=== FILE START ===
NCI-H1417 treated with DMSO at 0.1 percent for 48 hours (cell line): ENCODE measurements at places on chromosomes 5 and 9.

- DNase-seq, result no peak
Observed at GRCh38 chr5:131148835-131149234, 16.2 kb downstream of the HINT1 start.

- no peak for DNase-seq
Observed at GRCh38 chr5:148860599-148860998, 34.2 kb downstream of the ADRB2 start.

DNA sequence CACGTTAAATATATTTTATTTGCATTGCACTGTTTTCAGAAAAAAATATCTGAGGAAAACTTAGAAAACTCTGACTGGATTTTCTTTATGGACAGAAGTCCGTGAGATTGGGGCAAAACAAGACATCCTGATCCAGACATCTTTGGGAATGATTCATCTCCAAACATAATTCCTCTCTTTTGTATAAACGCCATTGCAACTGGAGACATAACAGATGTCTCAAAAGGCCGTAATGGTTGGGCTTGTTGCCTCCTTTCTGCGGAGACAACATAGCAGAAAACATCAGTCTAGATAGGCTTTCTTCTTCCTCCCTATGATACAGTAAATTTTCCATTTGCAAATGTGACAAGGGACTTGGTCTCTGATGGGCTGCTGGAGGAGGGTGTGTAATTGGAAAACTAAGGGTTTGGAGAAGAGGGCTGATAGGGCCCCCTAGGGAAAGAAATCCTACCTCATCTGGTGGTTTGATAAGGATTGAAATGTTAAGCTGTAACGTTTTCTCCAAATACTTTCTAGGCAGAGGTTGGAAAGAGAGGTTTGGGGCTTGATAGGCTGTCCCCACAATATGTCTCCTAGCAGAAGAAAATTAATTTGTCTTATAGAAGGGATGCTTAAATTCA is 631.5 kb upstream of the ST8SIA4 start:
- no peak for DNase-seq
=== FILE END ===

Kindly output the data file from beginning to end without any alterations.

NCI-H1417 treated with DMSO at 0.1 percent for 48 hours (cell line): ENCODE measurements at places on chromosomes 5 and 9.

- DNase-seq, result no peak
Observed at GRCh38 chr5:131148835-131149234, 16.2 kb downstream of the HINT1 start.

- no peak for DNase-seq
Observed at GRCh38 chr5:148860599-148860998, 34.2 kb downstream of the ADRB2 start.

DNA sequence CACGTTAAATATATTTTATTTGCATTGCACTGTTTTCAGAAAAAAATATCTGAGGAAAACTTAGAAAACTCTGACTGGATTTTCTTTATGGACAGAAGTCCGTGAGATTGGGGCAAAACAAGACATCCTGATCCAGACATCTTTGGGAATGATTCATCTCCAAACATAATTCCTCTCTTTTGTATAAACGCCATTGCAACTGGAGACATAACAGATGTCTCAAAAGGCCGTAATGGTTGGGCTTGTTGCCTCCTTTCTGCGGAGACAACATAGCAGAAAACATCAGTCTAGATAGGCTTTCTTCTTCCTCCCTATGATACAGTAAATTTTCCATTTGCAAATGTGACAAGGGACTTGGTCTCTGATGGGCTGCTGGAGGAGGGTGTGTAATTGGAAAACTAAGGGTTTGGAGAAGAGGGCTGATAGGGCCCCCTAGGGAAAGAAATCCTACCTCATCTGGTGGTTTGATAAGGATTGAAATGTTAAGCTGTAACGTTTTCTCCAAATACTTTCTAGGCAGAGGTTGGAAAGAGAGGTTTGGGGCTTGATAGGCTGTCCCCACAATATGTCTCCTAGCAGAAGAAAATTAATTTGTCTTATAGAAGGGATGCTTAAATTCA is 631.5 kb upstream of the ST8SIA4 start:
- no peak for DNase-seq